The Washington Post today has a good feature today on how the "man-cession" is affecting families, leaving fewer women with the option of staying home and making more women the sole breadwinners. What the story doesn't get at is the factor that will give this trend legs into the future -- the unbalanced gender education story. Put simply, women are becoming far more employable regardless of economic conditions....


Gawker serves as the vehicle for the complaints from some of the students quoted in the Times story about the dating dilemma on campuses where the female population reaches 60 percent. I blogged on that and linked my reporting on the situation, based on a visit to Virginia's James Madison University. This is tricky reporting territory. Recently, I wrote a commentary on the "marriageable mate" issue for The Wall Street Journal and the woman I profiled reported getting some horrible comments posted about her. As for the Times piece, if anything I thought it was mild. Something really unhealthy is ...


While researching my book I spent a couple of days at California State University in Fullerton, in the exurbs of Los Angeles. This huge university, which draws mostly commuter students from families with little college-going experience, serves as a bellwether -- reflecting the racial and ethnic mix of the future. On graduation day at Cal State campuses -- the biggest university system in the country with 450,000 students -- there are two women for every man. And Fullerton is no exception. What was especially interesting to me was the vastly better graduation rate of the women there. Not only ...


Kathleen Parker has a great column in today's Washington Post about when men feel most purposeful. It reminds me of my conversations with Tom Mortenson, the guru of the gender gap issue. Mortenson has a stark view of men. Their purpose in life is simple: Work. Grunt work, is okay. Any kind of work. Take work away from men, and they're lost. Parker, author of Save the Males, reminds us of the stressful days ahead as less-educated males try to cope with an economy turning against them....


This Q&A with me appears in today's paper....


This commentary I wrote for today's Chronicle of Higher Education fleshes out a little-known offshoot of the boy troubles found in many high-poverty high schools -- the ninth grade "bulge." That's where boys passed along in the early grades (regardless of how well they absorbed the material) run smack into ninth grade, the first year of a college-prep curriculum. They're not ready and are therefore told to repeat ninth grade. Thus, the ninth grade bulge, where boys greatly outnumber girls. No one should be surprised that many don't make it beyond ninth grade, which explains why in many school districts ...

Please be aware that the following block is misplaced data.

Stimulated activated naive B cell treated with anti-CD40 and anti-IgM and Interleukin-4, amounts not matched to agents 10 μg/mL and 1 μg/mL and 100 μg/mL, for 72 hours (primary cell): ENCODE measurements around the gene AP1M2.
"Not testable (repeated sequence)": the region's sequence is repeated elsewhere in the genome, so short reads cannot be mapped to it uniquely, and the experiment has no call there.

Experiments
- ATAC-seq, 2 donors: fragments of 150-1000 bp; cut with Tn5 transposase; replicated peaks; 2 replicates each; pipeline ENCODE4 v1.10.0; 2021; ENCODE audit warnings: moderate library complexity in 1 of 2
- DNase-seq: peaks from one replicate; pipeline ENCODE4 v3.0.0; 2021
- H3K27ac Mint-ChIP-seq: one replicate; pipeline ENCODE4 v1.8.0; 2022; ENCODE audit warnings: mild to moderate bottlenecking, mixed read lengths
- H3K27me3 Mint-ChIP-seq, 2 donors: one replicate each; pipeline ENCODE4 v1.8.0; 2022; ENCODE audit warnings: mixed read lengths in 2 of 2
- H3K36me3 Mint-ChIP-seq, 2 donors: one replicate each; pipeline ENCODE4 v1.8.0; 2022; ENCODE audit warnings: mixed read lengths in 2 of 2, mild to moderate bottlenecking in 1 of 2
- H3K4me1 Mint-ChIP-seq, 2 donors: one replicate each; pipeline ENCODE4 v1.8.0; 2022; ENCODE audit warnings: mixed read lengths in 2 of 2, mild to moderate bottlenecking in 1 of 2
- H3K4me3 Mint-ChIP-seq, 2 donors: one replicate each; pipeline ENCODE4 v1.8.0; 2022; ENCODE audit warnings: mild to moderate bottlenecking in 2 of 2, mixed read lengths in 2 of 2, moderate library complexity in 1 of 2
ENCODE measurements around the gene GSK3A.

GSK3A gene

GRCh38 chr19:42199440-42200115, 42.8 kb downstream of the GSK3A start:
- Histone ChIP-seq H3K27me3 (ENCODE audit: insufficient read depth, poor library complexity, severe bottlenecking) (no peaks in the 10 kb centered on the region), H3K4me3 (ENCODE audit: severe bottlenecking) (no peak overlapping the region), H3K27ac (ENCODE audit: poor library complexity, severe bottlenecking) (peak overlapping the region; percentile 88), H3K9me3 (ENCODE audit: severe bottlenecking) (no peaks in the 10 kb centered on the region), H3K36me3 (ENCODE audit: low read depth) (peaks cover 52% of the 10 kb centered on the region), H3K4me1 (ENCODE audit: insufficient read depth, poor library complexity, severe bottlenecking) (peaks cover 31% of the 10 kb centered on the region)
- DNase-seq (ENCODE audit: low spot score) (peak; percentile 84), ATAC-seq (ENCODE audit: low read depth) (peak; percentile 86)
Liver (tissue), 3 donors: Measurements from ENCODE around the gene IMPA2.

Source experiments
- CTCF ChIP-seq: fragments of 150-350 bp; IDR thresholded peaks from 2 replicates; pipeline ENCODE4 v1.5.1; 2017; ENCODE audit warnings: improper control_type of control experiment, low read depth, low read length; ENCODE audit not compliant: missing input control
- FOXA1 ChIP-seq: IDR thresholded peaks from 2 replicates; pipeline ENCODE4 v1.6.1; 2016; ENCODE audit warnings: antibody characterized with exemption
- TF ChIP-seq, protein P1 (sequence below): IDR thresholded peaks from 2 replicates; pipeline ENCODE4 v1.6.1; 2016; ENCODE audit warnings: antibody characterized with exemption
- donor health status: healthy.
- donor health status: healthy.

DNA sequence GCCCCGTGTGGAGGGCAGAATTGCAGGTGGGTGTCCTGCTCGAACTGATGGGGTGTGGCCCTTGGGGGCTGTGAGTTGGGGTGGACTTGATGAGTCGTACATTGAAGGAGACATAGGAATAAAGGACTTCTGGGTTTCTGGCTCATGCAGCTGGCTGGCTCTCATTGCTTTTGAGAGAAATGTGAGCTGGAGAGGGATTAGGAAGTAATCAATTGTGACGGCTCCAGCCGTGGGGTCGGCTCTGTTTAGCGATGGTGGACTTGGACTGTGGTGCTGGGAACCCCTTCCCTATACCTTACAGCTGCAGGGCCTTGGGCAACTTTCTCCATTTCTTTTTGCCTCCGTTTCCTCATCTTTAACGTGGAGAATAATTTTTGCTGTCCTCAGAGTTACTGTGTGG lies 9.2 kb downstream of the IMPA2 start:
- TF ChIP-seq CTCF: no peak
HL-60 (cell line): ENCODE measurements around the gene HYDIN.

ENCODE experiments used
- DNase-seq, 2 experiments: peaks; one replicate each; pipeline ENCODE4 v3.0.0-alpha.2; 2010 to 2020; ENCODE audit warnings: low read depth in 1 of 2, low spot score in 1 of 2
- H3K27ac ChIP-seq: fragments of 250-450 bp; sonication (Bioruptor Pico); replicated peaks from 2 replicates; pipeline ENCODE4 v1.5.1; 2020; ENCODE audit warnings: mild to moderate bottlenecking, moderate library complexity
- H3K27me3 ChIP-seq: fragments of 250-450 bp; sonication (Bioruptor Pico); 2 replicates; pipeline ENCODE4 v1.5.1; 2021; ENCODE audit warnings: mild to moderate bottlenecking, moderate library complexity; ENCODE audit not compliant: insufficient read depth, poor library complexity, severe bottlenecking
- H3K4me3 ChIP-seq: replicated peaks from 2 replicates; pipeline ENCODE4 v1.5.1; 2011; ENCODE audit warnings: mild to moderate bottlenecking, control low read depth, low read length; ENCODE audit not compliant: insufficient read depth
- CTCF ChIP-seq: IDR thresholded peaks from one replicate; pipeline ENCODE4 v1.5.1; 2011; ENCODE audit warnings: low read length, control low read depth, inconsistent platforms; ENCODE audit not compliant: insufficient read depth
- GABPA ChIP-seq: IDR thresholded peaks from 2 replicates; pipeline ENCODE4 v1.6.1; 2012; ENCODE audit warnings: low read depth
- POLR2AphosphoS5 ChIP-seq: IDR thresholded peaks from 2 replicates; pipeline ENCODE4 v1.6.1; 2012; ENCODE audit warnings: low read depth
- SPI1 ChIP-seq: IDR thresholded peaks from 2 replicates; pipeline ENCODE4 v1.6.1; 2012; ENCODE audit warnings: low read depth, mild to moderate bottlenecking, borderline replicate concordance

The marriageable mate dilemma is likely to be the enduring impact of educational inequities. It's a simple math problem: 62 percent of those earning associate's degrees and 57 percent of those receiving bachelor's degrees are female. If women are looking for an equally educated mate, some are going to come up short. In today's Washington Post Lori Gottlieb tackles the question once again: Here comes another Valentine's Day, and oh, how I wish I could spend it with a husband. Not an Adonis with the humor of Jon Stewart and the bank account of Bill Gates; just a good-enough guy. ...


When campuses approach 60 percent female, the dating scene gets out of kilter, and not in a healthy way. In this Styles piece, the Times puts a cute face on it. But as described in this Chronicle of Higher Education piece in 2008, written after visiting James Madison University, there's nothing cute about it. Avoiding this situation is why colleges are willing to practice affirmative action for white males. What's playing out, as described in this recent commentary in The Wall Street Journal, is a triggering of what scientists call the operational sex ratio. Studied more in the animal than ...


Economists have been saying this for months, but the government has made it official, as described in this New York Times article. From the article: As in previous recessions, male workers have borne the brunt of the job losses in the last two years. Since the recession began in December 2007, men have lost 7.4 million jobs on net, whereas women have lost 3.9 million jobs. In other words, both sexes are worse off than they were before the downturn, but men have suffered more. The types of jobs held by men and women help explain the shift. ...


Washington Post education columnist Valerie Strauss hosts a column by University of Virginia professor Daniel Willingham, someone I always go out of my way to read. Something isn't working in the way we teach reading, especially with boys....


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